If You Love to Hate Goop, We Found Your Next Book

updated Jul 17, 2020
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If you love to hate goop, then we’ve got a perfect summer read for you: Gabrielle Moss’Glop,” a hilarious, satirical take on Paltrow’s wellness dynasty.

Moss, who’s also an editor at Bustle, said the idea for the book was born in 2015, after Paltrow posted on goop about vaginal steaming. “I decided I would also steam my vagina and report it to see how closely my experience mirrored Gwyneth’s,” she says. “It did not, probably because she was doing it in some beautiful, luxurious place, and I was just squatting over a pot of steam in my house.”

The giant gap between Paltrow’s life and the lives of most women, including her own, intrigued Moss. “The severe disconnect between the way goop is pitched and the reality of that moment of burning my genitals set the wheels in motion for the book. I thought there was something really interesting about the way everyone I knew was reading and hating this stuff, while also wondering if it actually worked.”

The book, which pokes fun at goop’s elitism and vanity with satirical recipes, detox and beauty tips, and a generous selection of life-changing hand creams, highlights the tension many of us experience with the aspirational wellness movement—we’re annoyed by the constant, unfounded, and expensive advice, but we simultaneously wonder if having those things would somehow make our lives better. After all, Gwyneth seems happy, doesn’t she?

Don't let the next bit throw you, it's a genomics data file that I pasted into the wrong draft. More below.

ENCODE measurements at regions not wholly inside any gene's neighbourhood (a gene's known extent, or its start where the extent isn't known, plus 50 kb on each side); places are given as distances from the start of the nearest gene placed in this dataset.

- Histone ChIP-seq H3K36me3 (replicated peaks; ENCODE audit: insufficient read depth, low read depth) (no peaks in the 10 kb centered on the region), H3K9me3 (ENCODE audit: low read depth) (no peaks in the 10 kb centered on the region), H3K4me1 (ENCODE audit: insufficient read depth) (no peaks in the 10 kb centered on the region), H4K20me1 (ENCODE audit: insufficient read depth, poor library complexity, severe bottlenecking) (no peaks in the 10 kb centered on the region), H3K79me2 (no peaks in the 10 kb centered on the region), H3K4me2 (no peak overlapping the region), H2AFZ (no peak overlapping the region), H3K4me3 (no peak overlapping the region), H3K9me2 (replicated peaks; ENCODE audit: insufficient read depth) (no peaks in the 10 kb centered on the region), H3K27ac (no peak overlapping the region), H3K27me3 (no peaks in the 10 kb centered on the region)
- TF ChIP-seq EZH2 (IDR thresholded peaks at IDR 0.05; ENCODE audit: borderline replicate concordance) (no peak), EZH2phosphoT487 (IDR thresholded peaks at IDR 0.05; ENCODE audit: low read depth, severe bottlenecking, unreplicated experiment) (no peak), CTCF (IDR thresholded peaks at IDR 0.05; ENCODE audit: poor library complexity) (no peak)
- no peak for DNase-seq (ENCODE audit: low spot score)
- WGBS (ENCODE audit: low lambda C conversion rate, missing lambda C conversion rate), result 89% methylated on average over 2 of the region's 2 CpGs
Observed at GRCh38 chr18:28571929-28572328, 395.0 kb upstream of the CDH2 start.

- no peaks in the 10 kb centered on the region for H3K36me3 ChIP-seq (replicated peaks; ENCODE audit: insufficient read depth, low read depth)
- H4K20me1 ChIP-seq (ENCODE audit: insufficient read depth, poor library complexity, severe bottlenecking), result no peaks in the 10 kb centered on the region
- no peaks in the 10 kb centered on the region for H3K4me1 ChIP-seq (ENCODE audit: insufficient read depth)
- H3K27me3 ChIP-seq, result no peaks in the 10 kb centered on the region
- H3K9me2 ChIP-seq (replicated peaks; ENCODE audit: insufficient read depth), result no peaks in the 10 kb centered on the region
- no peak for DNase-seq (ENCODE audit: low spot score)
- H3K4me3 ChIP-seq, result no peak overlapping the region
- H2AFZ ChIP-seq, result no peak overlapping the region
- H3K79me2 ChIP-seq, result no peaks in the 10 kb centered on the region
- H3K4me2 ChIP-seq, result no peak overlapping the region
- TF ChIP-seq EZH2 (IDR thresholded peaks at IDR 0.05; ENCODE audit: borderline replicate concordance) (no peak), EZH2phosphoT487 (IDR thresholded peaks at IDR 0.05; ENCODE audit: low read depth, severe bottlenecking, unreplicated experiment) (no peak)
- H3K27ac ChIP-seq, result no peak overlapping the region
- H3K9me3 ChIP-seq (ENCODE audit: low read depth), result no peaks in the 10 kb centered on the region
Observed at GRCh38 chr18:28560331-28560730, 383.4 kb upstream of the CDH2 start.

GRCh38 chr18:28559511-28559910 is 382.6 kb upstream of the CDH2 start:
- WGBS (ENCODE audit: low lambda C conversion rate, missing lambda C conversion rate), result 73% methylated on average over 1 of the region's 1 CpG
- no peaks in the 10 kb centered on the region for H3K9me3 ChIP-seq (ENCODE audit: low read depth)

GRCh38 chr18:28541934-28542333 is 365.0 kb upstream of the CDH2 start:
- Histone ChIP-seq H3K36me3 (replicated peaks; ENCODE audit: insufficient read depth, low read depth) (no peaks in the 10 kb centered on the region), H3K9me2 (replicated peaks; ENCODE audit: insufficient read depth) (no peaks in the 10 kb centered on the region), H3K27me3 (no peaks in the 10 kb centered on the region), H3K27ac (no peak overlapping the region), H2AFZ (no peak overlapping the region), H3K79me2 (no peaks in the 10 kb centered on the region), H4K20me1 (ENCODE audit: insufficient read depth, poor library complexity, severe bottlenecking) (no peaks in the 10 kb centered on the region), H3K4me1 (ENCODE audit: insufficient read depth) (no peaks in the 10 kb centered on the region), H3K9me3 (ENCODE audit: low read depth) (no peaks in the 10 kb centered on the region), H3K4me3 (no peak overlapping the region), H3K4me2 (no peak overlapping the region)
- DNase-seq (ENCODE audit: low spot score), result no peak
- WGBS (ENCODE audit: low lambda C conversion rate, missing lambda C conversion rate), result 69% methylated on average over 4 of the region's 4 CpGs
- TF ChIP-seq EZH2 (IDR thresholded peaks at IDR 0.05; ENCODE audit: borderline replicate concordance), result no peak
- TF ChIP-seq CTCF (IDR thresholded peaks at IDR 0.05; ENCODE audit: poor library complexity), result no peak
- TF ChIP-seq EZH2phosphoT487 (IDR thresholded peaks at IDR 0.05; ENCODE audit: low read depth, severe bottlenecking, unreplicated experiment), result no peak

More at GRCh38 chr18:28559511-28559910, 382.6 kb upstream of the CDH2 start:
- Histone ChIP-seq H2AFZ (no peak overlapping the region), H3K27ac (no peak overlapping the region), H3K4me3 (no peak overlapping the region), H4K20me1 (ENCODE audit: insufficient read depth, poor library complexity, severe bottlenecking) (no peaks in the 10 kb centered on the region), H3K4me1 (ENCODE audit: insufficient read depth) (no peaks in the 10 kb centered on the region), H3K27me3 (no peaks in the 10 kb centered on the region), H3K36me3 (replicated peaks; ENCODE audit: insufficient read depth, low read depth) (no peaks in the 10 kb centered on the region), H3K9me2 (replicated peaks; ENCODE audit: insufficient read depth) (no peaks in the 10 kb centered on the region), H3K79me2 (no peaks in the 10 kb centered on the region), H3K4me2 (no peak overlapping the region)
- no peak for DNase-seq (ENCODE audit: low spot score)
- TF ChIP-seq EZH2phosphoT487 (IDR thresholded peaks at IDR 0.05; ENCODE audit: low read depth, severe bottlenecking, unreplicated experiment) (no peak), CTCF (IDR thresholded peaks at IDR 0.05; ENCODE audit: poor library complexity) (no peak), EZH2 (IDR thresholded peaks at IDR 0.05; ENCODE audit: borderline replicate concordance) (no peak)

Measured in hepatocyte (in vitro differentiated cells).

Credit: Amazon
A page from "Glop."

“Goop is so compelling because it’s full of useless things and bad advice. But there’s still part of our brains that ask, ‘If I had a $5,000 oil diffuser, would I be happier?'” says Moss. “I think there’s a thread of loving to hate goop, but you kind of hate it as a self-protective measure because you know you can’t afford solid gold underpants. But at the same time, you’re also wondering, would I be happier with the solid gold underpants?”

Not surprisingly, the book, which was released at the end of 2016, has resonated with a large audience—the same women who somehow feel both personally victimized and captivated by the unrealistic messages Gwyneth Paltrow sends about wellness. “I was hoping to speak to the pressure that publications like goop put on women to be perfect and healthy—to open your third eye and look good doing it,” Moss says. “I haven’t heard anything from Gwyneth, but in my heart I’d like to believe she’s read it.”